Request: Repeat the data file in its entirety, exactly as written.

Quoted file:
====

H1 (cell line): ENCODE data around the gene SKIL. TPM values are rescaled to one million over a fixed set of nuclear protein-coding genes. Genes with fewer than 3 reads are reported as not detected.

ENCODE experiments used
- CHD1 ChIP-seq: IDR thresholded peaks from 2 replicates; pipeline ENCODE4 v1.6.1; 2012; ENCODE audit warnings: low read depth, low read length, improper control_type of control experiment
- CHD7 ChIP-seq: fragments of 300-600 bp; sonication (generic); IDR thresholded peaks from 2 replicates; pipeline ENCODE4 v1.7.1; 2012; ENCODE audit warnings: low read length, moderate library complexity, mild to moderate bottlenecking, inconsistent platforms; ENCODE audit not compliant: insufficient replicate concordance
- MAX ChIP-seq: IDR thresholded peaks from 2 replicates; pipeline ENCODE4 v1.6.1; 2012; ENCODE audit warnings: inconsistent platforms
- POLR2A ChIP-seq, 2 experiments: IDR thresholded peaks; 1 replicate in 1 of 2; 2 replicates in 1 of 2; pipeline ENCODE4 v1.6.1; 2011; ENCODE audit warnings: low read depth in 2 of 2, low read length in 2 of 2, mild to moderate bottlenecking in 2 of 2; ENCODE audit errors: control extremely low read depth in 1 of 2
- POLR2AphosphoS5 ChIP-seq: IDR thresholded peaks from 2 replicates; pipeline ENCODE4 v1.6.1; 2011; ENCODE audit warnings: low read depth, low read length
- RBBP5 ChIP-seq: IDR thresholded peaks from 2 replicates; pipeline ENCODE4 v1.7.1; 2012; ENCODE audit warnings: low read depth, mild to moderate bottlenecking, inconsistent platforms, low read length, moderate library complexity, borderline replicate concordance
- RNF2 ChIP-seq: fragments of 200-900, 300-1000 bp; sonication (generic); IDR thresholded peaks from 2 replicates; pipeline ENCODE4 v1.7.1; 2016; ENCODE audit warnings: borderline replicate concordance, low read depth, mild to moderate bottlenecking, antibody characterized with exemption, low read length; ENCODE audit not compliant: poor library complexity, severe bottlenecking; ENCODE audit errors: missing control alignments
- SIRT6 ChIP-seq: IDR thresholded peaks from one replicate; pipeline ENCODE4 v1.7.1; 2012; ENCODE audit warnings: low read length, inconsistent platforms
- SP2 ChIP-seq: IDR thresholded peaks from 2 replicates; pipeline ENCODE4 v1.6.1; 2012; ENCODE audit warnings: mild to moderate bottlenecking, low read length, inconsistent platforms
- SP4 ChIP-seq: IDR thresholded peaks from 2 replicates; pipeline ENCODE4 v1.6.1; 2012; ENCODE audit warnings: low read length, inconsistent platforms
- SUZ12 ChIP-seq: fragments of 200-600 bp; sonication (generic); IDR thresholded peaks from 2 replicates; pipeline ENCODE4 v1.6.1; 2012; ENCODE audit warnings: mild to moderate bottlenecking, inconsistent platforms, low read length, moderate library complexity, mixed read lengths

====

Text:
H1 (cell line): ENCODE data around the gene SKIL. TPM values are rescaled to one million over a fixed set of nuclear protein-coding genes. Genes with fewer than 3 reads are reported as not detected.

ENCODE experiments used
- CHD1 ChIP-seq: IDR thresholded peaks from 2 replicates; pipeline ENCODE4 v1.6.1; 2012; ENCODE audit warnings: low read depth, low read length, improper control_type of control experiment
- CHD7 ChIP-seq: fragments of 300-600 bp; sonication (generic); IDR thresholded peaks from 2 replicates; pipeline ENCODE4 v1.7.1; 2012; ENCODE audit warnings: low read length, moderate library complexity, mild to moderate bottlenecking, inconsistent platforms; ENCODE audit not compliant: insufficient replicate concordance
- MAX ChIP-seq: IDR thresholded peaks from 2 replicates; pipeline ENCODE4 v1.6.1; 2012; ENCODE audit warnings: inconsistent platforms
- POLR2A ChIP-seq, 2 experiments: IDR thresholded peaks; 1 replicate in 1 of 2; 2 replicates in 1 of 2; pipeline ENCODE4 v1.6.1; 2011; ENCODE audit warnings: low read depth in 2 of 2, low read length in 2 of 2, mild to moderate bottlenecking in 2 of 2; ENCODE audit errors: control extremely low read depth in 1 of 2
- POLR2AphosphoS5 ChIP-seq: IDR thresholded peaks from 2 replicates; pipeline ENCODE4 v1.6.1; 2011; ENCODE audit warnings: low read depth, low read length
- RBBP5 ChIP-seq: IDR thresholded peaks from 2 replicates; pipeline ENCODE4 v1.7.1; 2012; ENCODE audit warnings: low read depth, mild to moderate bottlenecking, inconsistent platforms, low read length, moderate library complexity, borderline replicate concordance
- RNF2 ChIP-seq: fragments of 200-900, 300-1000 bp; sonication (generic); IDR thresholded peaks from 2 replicates; pipeline ENCODE4 v1.7.1; 2016; ENCODE audit warnings: borderline replicate concordance, low read depth, mild to moderate bottlenecking, antibody characterized with exemption, low read length; ENCODE audit not compliant: poor library complexity, severe bottlenecking; ENCODE audit errors: missing control alignments
- SIRT6 ChIP-seq: IDR thresholded peaks from one replicate; pipeline ENCODE4 v1.7.1; 2012; ENCODE audit warnings: low read length, inconsistent platforms
- SP2 ChIP-seq: IDR thresholded peaks from 2 replicates; pipeline ENCODE4 v1.6.1; 2012; ENCODE audit warnings: mild to moderate bottlenecking, low read length, inconsistent platforms
- SP4 ChIP-seq: IDR thresholded peaks from 2 replicates; pipeline ENCODE4 v1.6.1; 2012; ENCODE audit warnings: low read length, inconsistent platforms
- SUZ12 ChIP-seq: fragments of 200-600 bp; sonication (generic); IDR thresholded peaks from 2 replicates; pipeline ENCODE4 v1.6.1; 2012; ENCODE audit warnings: mild to moderate bottlenecking, inconsistent platforms, low read length, moderate library complexity, mixed read lengths